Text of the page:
As reported last month by American Family News, local citizens in Gillette, Wyoming, for example, challenged the local library because of pro-homosexual and transgender literature that was placed so children would see it. In a follow-up to that report, AFN spoke with citizen spokesman Kevin Bennett, who explains residents have claimed some success in fending off the LGBT movement.
Bennett explains they learned through an outside source the Gillette library had contracted with a mentally confused transgender to perform in front of children and teens – and that citizens planned a protest.
"The evening of Tuesday before the magician was supposed to show up, he cancelled and he said that he thought it would be inappropriate for children to see all that protesting," he shares. "[To which] one of our commissioners [asked] 'Why can that guy say that but our parents here in this community can't?'"
However, the situation with the library supporting abhorrent behavior hasn't been resolved – so, Bennett says they are trying to gather even more community support.
"We have definitely put a flag down that says we're not going to stand for this," he continues. "However, it's hard to raise awareness – people don't realize what's going on and a lot of pastors are afraid to say something. [Some are] waking up now, but they don't want to lose funding. They're afraid of the Johnson Amendment."
That amendment restricts the ability of non-profit organizations and churches to be involved in politics and threatens their tax-exempt status.
"What we have right now is dozens of volumes of material – sometimes it may be up to several hundred distributed specifically through the youth and the children's section – [with] full frontal nudity and other unmentionable acts of sexuality put in front of children." (Kevin Bennett)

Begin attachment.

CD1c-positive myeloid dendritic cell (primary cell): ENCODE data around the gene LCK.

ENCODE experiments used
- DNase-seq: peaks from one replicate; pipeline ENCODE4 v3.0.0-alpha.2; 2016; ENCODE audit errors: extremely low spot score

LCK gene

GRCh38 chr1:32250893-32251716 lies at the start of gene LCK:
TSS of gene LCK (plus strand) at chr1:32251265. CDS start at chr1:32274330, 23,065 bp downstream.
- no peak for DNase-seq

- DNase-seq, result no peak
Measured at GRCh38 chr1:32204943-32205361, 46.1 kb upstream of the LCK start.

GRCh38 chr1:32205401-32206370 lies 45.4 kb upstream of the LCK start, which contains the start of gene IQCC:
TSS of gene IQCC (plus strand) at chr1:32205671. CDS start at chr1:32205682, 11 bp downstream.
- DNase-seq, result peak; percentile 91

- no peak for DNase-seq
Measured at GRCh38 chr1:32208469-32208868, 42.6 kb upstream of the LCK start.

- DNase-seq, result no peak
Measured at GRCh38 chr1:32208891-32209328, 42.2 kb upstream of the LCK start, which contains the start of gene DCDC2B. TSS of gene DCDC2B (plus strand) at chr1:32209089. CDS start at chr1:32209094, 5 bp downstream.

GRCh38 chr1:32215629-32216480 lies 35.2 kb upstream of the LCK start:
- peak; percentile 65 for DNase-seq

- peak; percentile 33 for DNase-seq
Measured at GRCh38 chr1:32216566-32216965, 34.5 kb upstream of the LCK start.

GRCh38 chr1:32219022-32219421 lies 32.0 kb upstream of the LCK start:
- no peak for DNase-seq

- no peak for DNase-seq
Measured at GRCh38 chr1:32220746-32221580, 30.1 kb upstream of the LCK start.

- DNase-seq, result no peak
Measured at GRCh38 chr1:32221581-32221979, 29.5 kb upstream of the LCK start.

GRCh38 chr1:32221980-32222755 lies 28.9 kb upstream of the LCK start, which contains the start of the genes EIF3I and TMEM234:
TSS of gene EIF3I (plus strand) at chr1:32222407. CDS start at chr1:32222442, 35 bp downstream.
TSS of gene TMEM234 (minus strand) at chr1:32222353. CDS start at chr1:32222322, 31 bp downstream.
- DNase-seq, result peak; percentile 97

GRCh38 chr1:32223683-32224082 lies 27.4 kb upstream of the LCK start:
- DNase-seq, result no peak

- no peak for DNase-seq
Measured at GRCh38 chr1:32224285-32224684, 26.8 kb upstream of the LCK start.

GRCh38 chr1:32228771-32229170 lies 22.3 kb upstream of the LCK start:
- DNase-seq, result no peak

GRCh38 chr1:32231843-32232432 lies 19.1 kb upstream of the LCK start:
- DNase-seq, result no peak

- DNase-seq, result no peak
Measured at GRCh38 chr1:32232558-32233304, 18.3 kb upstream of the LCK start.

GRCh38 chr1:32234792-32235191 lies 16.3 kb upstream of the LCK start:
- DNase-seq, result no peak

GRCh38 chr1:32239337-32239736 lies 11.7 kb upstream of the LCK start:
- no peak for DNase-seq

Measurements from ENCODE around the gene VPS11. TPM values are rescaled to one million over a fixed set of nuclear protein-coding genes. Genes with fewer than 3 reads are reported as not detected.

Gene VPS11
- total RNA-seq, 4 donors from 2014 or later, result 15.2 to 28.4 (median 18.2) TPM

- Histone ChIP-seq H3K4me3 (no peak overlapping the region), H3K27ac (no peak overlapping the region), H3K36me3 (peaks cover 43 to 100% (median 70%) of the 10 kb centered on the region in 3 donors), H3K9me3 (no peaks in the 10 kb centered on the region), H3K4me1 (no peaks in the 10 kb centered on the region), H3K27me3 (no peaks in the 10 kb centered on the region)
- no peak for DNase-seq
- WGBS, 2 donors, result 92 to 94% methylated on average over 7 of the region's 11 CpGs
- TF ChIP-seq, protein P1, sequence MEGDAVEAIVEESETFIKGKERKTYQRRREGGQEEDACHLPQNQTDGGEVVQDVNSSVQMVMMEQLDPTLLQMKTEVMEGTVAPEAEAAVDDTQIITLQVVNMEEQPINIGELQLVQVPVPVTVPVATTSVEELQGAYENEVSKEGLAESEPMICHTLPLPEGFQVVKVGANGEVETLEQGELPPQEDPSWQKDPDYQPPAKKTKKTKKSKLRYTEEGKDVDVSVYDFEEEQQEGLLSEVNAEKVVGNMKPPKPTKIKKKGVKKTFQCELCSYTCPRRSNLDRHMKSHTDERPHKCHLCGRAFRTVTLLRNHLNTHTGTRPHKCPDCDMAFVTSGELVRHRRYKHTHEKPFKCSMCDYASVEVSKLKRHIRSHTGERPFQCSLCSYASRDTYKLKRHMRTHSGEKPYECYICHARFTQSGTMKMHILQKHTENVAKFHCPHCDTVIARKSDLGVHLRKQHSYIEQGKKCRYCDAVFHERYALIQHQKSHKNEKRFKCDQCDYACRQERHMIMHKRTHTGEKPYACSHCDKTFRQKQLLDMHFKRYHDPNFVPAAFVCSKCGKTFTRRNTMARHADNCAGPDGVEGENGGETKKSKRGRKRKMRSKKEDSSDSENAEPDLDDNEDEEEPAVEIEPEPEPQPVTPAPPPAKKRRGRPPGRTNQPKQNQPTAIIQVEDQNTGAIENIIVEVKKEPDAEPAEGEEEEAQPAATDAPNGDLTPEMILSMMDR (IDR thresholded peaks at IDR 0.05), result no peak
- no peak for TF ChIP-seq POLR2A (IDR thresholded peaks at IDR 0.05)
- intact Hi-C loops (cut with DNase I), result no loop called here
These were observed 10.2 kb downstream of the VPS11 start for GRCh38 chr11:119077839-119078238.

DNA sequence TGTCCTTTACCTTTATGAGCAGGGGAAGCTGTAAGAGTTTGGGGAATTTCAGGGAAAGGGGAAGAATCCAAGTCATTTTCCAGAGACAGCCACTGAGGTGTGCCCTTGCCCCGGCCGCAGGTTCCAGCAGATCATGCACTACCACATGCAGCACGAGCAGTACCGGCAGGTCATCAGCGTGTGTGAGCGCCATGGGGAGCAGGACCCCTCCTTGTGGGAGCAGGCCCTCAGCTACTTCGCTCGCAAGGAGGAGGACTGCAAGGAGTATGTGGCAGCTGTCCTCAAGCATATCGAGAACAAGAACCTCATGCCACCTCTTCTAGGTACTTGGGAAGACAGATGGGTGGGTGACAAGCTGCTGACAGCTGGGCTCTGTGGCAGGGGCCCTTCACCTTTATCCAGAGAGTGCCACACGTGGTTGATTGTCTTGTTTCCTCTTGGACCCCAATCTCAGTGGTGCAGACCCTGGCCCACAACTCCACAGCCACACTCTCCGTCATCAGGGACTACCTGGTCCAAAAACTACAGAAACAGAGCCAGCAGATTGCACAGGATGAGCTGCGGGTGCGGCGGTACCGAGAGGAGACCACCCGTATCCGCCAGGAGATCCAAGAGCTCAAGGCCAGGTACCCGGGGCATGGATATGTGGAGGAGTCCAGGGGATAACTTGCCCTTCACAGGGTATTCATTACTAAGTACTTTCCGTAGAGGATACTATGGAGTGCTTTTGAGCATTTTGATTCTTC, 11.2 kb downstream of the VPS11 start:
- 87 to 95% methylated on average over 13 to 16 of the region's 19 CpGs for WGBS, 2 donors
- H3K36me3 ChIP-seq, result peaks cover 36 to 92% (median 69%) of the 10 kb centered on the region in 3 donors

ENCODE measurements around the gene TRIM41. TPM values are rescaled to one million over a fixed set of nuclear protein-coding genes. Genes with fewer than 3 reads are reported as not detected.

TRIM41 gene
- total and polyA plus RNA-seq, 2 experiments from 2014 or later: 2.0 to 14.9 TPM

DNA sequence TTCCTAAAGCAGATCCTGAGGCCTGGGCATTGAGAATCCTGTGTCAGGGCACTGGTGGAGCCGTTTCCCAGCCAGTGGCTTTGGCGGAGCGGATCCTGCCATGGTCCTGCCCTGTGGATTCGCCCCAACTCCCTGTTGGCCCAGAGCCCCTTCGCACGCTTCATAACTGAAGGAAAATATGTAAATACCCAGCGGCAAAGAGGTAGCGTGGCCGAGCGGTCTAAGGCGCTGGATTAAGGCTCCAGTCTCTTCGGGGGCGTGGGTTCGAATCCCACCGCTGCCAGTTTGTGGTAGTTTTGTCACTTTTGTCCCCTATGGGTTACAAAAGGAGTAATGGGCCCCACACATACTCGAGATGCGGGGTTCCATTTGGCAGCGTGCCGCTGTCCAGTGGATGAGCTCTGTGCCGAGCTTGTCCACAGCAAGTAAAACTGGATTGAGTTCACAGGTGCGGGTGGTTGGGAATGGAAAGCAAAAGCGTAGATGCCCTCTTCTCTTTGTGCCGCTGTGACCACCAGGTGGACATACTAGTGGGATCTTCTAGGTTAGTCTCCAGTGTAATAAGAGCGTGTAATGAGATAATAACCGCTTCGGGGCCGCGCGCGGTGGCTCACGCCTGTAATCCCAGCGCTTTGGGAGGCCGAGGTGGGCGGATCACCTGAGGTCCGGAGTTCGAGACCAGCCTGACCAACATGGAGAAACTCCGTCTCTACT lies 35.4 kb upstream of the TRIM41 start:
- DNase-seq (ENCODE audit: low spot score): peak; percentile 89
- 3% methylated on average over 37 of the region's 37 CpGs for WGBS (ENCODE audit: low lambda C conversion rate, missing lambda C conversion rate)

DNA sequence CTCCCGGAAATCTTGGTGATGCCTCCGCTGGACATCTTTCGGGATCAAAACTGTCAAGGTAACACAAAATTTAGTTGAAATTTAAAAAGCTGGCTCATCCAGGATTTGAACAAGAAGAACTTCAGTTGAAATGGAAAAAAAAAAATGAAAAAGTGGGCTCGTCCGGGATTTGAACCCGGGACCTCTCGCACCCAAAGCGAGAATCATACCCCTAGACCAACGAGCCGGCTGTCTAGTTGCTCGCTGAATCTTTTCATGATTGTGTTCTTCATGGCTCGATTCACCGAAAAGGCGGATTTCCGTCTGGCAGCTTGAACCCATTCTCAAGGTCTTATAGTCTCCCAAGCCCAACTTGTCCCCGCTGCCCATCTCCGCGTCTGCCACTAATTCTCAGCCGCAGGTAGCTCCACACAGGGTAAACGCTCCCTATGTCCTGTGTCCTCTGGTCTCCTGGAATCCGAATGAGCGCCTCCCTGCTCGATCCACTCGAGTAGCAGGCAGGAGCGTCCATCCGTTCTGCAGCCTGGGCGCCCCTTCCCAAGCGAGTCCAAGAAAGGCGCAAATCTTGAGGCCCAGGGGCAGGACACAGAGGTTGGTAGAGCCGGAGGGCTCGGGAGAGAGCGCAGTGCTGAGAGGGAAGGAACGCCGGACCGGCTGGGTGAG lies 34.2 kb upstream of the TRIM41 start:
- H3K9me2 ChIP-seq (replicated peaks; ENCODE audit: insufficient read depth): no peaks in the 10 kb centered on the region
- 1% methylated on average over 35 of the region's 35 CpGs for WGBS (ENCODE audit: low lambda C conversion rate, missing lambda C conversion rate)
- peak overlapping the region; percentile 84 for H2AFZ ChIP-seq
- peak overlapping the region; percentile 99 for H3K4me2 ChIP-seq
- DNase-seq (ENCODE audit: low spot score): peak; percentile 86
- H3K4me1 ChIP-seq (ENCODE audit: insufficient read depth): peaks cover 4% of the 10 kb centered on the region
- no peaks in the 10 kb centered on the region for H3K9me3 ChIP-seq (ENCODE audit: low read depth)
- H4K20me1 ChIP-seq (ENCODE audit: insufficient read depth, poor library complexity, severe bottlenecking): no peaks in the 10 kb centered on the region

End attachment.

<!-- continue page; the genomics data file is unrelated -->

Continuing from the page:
Normalizing child abuse
Meanwhile, the leader of a pro-family group is praising parents who put a stop to a Virginia county school system's decision to allow two controversial books on its library shelves. Victoria Cobb of the Family Foundation of Virginia contends the two books – "Gender Queer" and "Lawn Boy," where were available to Fairfax County students – illustrate pedophilia.
"This is actually trying to make normal something which is absolutely child abuse," Cobb laments. "… The idea that any age child would read this would be unacceptable to nearly every parent I could imagine."
A concerned parent attempting to read the pornographic language contained in one of the books at a school board meeting was shut down and chastised for such language.
"Our society seems to think that things are offensive if they're read out loud," Cobb tells AFN. "But somehow they're not going to harm our children if they're available for them to read on their own."
One of the board members defended the books by stating that they were only available in high school and not in the elementary grades. Both books were previous winners of the American Library Association's Alex Awards.